“How am I to transform? I see the truth – at least, I see something in it – that a change, a transformation, must begin at a level that the mind, as the conscious or the unconscious, cannot reach, because my consciousness as a whole is conditioned.” ~ Jiddu Krishnamurti
Inspired by a few Earth Day initiatives, I once started this project of reducing tissue consumption, simply because I have done plastic on daily basis for a few years now. Reminded of a TED Talk by Joe Smith (“How to use one paper towel”), which I have been practising ever since I watched the talk, it seems to be interesting to extend the practice to other types of tissue and paper.
So the mind began with trying to exactly measure the current tissue consumption, observing the process to find any non-value added use of tissue, and then trying to measure the right quantity that is necessary for each activity. Complicated, that is just how the thinking mind is, as it always runs with assumptions and frameworks. In this case, the mind assumed that there must be a certain perfect formula just like the one for paper towel and it operated under continuous improvement based framework.
It did not get me anywhere.
Until I noticed that as I observed myself taking any tissue or paper towel, the amount that I threw away after use was noticeably less than when I took the paper in a rush or absent mindedly. After a while, I decided to stop trying to figure the perfect practice. This self observation, which is actually one of mindfulness qualities, is sufficient in reducing waste.
“We’re always fixing things, aren’t we? It never strikes us that things don’t need to be fixed. They really don’t. This is a great illumination. They need to be understood. If you understood them, they’d change.” ~ Anthony de Mello
Then I went for one week mindfulness retreat in this really cool facility that allows for no unorganic waste to be left behind in the compound. If we produce ANY unorganic waste, we have to bring them home. And yes, this includes any plastic wraps, bottle, tissue and paper towels.
So I went there with a few big waste plastic bag ready, thinking that no way I could abruptly adopt a lifestyle with so little one-time use things the way it used to be decades ago. Also, retreat is for the so-called “real” practice, I did not wish to trouble myself with any inconveniences that would deter my practice. In other words, I was ready to litter.
Astoundingly, I went home with barely a quarter of small waste plastic bag filled in, and it was not inconvenient, nor did it feel primitive at all. In fact, the lifestyle felt no less natural than breathing when we practice mindfulness in each step, each movement, each breath, in every single task, no matter how simple or unimportant or mundane the task may seem to be. It appears to be easily translated into very little waste.
Since this was so easy, I was easily convinced that I could be just a good friend to the earth as I had been from then on, only to find that being at home, my trash bin quickly fills and I empty my box of tissue just as quickly. How so?
One main variable was the availability of things that could easily turn into waste. This is perhaps one of the few occasions where we find scarcity highly beneficial. The Retreat centre simply did not use nor provide anything that is of single use or non-recyclable. While I have quite a few in my bag, the fact that it was not readily available simplifies our struggle to use less, and because we were mindful, it was effortless not to complain as we easily turned to what is available.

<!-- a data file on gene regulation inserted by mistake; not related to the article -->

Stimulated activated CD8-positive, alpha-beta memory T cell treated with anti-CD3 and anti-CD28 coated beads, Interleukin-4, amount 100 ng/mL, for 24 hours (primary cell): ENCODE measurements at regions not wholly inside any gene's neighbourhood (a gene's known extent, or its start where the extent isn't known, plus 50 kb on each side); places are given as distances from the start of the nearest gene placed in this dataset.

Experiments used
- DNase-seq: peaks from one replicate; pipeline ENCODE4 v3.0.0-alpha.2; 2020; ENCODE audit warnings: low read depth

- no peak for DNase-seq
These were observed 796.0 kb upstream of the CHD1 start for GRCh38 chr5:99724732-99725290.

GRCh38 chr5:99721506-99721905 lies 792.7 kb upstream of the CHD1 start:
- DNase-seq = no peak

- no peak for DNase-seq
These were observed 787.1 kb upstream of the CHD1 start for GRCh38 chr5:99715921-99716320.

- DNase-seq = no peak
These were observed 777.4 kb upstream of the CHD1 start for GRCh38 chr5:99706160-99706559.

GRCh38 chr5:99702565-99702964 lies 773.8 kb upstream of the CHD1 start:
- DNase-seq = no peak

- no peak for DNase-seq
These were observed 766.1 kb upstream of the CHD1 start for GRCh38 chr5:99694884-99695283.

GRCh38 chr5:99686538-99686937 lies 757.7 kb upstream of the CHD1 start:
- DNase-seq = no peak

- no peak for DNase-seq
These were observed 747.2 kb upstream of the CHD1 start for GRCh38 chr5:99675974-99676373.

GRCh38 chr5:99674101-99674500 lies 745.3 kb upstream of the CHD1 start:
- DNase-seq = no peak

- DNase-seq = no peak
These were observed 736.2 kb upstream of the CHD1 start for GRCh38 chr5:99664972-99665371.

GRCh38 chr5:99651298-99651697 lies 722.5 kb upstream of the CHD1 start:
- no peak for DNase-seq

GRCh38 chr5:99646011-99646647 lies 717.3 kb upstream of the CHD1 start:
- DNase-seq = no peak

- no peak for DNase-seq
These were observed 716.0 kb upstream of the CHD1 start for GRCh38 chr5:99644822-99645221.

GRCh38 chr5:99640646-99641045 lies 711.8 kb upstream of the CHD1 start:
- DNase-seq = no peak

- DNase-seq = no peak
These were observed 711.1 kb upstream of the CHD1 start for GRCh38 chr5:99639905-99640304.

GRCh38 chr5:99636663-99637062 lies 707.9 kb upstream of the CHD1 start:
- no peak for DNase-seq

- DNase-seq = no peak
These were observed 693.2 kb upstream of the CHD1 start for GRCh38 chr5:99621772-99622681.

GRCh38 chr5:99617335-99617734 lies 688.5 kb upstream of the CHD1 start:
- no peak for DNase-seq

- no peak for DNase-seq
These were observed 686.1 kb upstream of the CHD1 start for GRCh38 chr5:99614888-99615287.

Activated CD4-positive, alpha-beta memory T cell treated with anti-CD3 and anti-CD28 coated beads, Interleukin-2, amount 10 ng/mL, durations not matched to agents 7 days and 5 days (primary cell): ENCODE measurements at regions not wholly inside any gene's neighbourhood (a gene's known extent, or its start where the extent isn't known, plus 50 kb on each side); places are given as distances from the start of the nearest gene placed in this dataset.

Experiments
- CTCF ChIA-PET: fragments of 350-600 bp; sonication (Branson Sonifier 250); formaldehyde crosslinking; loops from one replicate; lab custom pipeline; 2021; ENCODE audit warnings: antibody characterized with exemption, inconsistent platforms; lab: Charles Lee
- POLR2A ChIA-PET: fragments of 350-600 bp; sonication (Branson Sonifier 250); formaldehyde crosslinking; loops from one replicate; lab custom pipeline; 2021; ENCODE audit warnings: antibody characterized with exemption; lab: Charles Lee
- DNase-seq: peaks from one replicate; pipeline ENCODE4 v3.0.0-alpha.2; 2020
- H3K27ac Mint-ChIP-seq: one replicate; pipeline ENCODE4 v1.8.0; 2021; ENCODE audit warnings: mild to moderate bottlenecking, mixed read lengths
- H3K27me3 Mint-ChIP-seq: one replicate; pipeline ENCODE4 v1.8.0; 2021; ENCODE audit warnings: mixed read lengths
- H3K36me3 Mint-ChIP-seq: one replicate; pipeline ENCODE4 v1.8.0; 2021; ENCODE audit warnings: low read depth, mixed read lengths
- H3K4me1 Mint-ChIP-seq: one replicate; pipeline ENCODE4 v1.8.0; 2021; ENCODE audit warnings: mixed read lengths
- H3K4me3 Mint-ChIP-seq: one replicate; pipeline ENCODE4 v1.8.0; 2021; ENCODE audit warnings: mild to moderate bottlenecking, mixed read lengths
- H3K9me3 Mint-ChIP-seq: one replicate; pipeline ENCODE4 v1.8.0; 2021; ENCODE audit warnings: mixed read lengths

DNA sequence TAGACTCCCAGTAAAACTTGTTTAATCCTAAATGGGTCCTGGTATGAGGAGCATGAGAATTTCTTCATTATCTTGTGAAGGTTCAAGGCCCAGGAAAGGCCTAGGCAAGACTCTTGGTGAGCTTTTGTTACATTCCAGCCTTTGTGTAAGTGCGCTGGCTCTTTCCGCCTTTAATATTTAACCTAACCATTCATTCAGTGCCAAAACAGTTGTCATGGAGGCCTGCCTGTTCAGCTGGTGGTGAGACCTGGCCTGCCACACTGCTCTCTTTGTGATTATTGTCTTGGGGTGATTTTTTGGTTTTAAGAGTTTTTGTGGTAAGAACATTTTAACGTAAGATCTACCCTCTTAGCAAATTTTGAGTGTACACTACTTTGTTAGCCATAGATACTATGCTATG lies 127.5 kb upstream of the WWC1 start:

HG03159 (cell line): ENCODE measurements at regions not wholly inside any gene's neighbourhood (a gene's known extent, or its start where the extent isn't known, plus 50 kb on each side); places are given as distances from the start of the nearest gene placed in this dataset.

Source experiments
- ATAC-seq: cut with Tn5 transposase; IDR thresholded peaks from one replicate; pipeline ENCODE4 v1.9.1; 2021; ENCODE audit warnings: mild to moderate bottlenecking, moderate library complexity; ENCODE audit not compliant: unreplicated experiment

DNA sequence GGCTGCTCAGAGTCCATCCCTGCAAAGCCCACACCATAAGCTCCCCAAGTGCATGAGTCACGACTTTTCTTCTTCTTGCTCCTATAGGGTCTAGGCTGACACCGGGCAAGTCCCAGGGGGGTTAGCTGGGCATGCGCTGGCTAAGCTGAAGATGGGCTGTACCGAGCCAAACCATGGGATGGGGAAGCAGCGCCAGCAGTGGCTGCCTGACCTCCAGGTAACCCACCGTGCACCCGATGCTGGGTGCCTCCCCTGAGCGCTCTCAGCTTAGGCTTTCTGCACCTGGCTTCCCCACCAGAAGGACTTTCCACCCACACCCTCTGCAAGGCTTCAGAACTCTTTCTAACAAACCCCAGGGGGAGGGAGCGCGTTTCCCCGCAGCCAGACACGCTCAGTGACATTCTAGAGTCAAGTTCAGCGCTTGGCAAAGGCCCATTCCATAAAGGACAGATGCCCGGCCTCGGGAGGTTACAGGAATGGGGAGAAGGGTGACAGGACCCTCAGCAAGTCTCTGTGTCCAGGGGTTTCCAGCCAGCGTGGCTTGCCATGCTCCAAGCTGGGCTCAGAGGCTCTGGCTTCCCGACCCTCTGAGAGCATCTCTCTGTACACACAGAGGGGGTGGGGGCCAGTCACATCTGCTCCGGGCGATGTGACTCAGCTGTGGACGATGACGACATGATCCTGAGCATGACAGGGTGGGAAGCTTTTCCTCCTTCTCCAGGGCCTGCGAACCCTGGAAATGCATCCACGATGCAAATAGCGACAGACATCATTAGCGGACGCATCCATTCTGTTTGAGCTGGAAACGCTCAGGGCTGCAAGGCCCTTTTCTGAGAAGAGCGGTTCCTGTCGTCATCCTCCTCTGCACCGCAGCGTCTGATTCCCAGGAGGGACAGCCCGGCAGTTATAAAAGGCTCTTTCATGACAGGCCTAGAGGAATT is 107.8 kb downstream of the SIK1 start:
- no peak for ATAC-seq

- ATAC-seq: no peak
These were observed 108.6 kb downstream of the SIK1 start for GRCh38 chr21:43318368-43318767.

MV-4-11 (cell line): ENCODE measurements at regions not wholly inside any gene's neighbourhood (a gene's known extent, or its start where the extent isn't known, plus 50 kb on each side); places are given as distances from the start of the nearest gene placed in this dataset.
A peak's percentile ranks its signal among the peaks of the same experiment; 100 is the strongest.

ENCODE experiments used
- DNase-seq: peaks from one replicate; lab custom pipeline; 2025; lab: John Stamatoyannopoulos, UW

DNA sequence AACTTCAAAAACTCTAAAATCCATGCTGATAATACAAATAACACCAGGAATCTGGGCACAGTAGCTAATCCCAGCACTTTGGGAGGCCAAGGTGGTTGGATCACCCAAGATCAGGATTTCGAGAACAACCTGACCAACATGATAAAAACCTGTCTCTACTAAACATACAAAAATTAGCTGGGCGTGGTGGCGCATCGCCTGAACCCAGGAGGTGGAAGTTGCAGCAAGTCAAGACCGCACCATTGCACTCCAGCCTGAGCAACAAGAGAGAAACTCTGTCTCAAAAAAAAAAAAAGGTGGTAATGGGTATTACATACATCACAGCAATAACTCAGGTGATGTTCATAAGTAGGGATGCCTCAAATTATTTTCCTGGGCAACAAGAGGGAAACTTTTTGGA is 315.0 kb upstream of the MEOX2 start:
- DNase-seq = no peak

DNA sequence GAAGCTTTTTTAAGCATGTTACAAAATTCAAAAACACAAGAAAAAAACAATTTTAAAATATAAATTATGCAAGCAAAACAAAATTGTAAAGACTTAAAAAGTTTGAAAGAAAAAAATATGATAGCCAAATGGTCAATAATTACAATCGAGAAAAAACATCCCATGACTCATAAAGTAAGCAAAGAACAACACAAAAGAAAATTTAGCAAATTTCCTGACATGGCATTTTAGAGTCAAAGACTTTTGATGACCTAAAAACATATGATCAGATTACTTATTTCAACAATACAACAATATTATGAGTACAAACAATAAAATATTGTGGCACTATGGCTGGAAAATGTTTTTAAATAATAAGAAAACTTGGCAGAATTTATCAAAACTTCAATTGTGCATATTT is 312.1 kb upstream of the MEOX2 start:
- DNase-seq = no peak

Then, there was hardly any trash bins in the compound that we do not get to see anyone putting anything into trash bins and I recognize the use of clothes instead of tissues every now and then. The only two trash bins within sight are almost empty throughout. Given that human brain is designed to mirror our environment, we tend to behave the way others do. As individuals, each of us endlessly copies and reinforces our behaviours to one another.
In this case, it is easy to reduce our consumption when everyone else does. Removed from such environment, we have to perpetually battle our nature to mimic those around us.
Above all that, most essential is the fact that we were all there to practice mindfulness, being aware of our actions and thoughts from moment to moment. If being Mindful on some trivial moments is already beneficial in reducing tissue consumption without any other active effort, the same applies on a bigger scale during moment to moment mindfulness.
Now imagine applying this to more people working together in an organisation set-up, that is, mindful people working together in a mindful way, with a few mindful ‘conditioning’. CSR would no longer be in constant conflict with shareholders interests. Green marketing would not be a me-too movement under social pressure, but an automatic gesture as a result of Mindful thinking behind every action. We all would have less recycling to do because each of us optimize our consumption and thus the most important link of the reduce-reuse-recycle happens most of the time. The remaining resources, or money, can be allocated for many other things. If people end up using less of our products, they will have more money for the extra frills and services, providing we know what to offer and why we offer them. Everyone will end up happier.
How do we make that happen? Nothing sophisticated, one Mindful breath at a time, one Mindful action at a time, and one Mindful conversation at a time.
That is all it takes, no more, no less.
“I am done with great things and big plans, great institutions and big successes. I am for those tiny, invisible loving human forces that work from individual to individual, creeping through the crannies of the world like so many rootlets, or like the capillary oozing of water, yet which, if given time, will rend the hardest monuments of human pride.”
~ William James